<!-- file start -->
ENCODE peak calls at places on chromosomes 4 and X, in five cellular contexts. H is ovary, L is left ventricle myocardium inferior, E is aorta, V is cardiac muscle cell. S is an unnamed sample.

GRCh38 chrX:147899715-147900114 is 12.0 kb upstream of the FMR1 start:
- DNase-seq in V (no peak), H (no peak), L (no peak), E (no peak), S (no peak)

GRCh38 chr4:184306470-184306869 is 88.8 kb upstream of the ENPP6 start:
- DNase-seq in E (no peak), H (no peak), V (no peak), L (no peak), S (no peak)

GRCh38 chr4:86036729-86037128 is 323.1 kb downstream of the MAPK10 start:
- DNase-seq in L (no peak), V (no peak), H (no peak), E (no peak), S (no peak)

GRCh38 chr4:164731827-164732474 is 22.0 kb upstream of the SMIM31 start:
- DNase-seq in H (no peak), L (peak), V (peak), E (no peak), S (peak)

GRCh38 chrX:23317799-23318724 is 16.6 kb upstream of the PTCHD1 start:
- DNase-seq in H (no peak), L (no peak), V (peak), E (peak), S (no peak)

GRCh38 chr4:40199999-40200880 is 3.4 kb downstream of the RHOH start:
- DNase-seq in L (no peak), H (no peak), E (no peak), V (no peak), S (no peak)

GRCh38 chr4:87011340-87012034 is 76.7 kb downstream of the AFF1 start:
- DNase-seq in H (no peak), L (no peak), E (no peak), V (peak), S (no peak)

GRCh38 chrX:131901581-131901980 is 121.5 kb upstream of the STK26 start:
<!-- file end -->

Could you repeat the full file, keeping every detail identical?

ENCODE peak calls at places on chromosomes 4 and X, in five cellular contexts. H is ovary, L is left ventricle myocardium inferior, E is aorta, V is cardiac muscle cell. S is an unnamed sample.

GRCh38 chrX:147899715-147900114 is 12.0 kb upstream of the FMR1 start:
- DNase-seq in V (no peak), H (no peak), L (no peak), E (no peak), S (no peak)

GRCh38 chr4:184306470-184306869 is 88.8 kb upstream of the ENPP6 start:
- DNase-seq in E (no peak), H (no peak), V (no peak), L (no peak), S (no peak)

GRCh38 chr4:86036729-86037128 is 323.1 kb downstream of the MAPK10 start:
- DNase-seq in L (no peak), V (no peak), H (no peak), E (no peak), S (no peak)

GRCh38 chr4:164731827-164732474 is 22.0 kb upstream of the SMIM31 start:
- DNase-seq in H (no peak), L (peak), V (peak), E (no peak), S (peak)

GRCh38 chrX:23317799-23318724 is 16.6 kb upstream of the PTCHD1 start:
- DNase-seq in H (no peak), L (no peak), V (peak), E (peak), S (no peak)

GRCh38 chr4:40199999-40200880 is 3.4 kb downstream of the RHOH start:
- DNase-seq in L (no peak), H (no peak), E (no peak), V (no peak), S (no peak)

GRCh38 chr4:87011340-87012034 is 76.7 kb downstream of the AFF1 start:
- DNase-seq in H (no peak), L (no peak), E (no peak), V (peak), S (no peak)

GRCh38 chrX:131901581-131901980 is 121.5 kb upstream of the STK26 start: